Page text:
7

Consider the following code.

char message[]="foo";

void main(void){
    message[] = "bar";
}

Why is there a syntax error in MPLAB IDE v8.63? I am just trying to change the value of character array.

7
  • 1
    A syntax error is a compilation error, not a runtime error, so this has nothing to do with modifying your char array. You just can't write message[] = "bar"; with nothing between the brackets. It works with char message[] = "foo"; because you declare char message[] then it assigns as message = "foo";
    – Eregrith
    Jan 18, 2013 at 9:49
  • Thank you for your assistance. I would like to know the proper way of assigning new value to character array. Thanks.
    – newbie
    Jan 18, 2013 at 9:51
  • 3
    It is very important than you learn how arrays and pointers work, before you move on to string handling.
    – Lundin
    Jan 18, 2013 at 10:14
  • 1
    And memory management in general
    – Eregrith
    Jan 18, 2013 at 10:22
  • 1
    'As i put it message = "foo"; is correct ' -- No, that isn't correct, it's the blind leading the blind.
    – Jim Balter
    Jan 18, 2013 at 10:26

5 Answers 5

16

You cannot use character array like that after declaration. If you want to assign new value to your character array, you can do it like this: -

strcpy(message, "bar");
4
  • Previously, the "foo" shows up in my microcontroller LCD display(I have a LCD display will keep displaying the value of "char message[]"). I did include string.h. However, when I use the method above, nothing shows up.
    – newbie
    Jan 18, 2013 at 9:59
  • See my comment above. Your µC is very likely a Harvard architecture. Here a list (non exhaustive) of µC using that paradigm: AVR, PIC, 8051, Cortex-M3 etc. Jan 18, 2013 at 10:53
  • I checked, MPLAB is for Microchip, therefore PIC controller which tells it is a Harvard architecture with separate Instruction and data memories. You can not use strcpy for litterals. Jan 18, 2013 at 10:56
  • I guess this explains it all. Thanks!
    – newbie
    Jan 18, 2013 at 11:04
11

Assignments like

message[] = "bar";

or

message = "bar";

are not supported by C.

The reason the initial assignment works is that it's actually array initialization masquerading as assignment. The compiler interprets

char message[]="foo";

as

char message[4] = {'f', 'o', 'o', '\0'};

There is actually no string literal "foo" involved here.

But when you try to

message = "bar";

The "bar" is interpreted as an actual string literal, and not only that, but message is not a modifiable lvalue, ie. you can't assign stuff to it. If you want to modify your array you must do it character by character:

message[0] = 'b';
message[1] = 'a';

etc, or (better) use a library function that does it for you, like strcpy().

5
  • one thing weird about microcontroller IDE is when I try strcpy(message, newmessage) - newmessage contains "bar". It works fine. However, if I consider strcpy(message, "bar"), it fails badly.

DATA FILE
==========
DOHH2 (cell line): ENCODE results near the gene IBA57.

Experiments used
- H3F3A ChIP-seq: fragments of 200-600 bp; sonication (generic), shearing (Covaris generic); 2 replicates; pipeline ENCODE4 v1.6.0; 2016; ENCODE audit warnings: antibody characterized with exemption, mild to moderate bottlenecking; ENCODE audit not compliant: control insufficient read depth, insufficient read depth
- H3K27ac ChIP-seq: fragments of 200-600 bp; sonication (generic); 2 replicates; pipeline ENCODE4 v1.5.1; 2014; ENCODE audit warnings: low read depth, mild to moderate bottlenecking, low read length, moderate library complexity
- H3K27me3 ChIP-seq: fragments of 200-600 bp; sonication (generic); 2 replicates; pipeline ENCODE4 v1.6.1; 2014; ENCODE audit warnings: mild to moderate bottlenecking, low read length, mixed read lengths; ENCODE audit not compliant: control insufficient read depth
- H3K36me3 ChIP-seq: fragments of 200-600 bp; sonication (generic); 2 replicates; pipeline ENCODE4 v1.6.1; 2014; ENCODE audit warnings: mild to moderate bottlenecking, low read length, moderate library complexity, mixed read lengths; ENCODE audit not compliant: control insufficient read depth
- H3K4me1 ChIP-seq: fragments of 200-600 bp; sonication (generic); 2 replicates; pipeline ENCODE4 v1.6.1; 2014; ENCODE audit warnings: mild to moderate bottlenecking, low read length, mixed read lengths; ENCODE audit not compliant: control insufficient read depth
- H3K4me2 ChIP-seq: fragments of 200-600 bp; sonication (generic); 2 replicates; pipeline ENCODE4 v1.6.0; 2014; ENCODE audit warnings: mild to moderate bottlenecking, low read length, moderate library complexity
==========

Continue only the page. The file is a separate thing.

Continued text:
– newbie
    Jan 18, 2013 at 10:31
  • 1
    If your microcontroller has a Harvard architecture then you will need to call specific functions (or even use assembly). On Harvard architecture there are 2 separate address spaces (RAM and ROM). A litteral is generally compiled/linked/mapped to a ROM address. Variables are in the RAM area. Copying data from the ROM to the RAM needs special instructions that the normal strcpy does not use. Jan 18, 2013 at 10:45
  • The char assignement method works for Harvard architecture because the chars ('b', 'a') are compiled directly as immediate values in the instructions. Jan 18, 2013 at 10:47
  • I checked, MPLAB is for Microchip, therefore PIC controller which tells it is a Harvard architecture with separate Instruction and data memories. You can not use strcpy for litterals. Jan 18, 2013 at 10:56
  • "foo" is actually a string literal here. One of the initialization rules of the langauge is that a char array can be initialized from a string literal.
    – M.M
    Jul 16, 2017 at 3:06
2

you can do that only in the initialisation when you declare the char array

message[] = "bar";

You can not do it in your code

To modify it you can use strcpy from <string.h>

strcpy(message, "bar");
0

You cant change the character array like this . If you want to change the value of character array then you have to change it by modifying single character or you can use

strcpy(message,"bar");
2
  • I tried using this method but nothing shows up for the value of message in microcontroller LCD display. It works fine for "foo" previously.
    – newbie
    Jan 18, 2013 at 10:10
  • @newbie You're not showing us all your code, which is why you're not getting helped.
    – Jim Balter
    Jan 18, 2013 at 10:29
0
char message[]="foo";

This statement cause compiler to create memory space of 4 char variable.Starting address of this memory cluster is pointer value of message. address of message is unchangeable, you cannot change the address where it points . In this case, your only chance is changing the data pointed by message.

char* message="foo"

In this time, memory is created to store the address of pointer, so the address where message point can change during execution. Then you can safely do message="bar"

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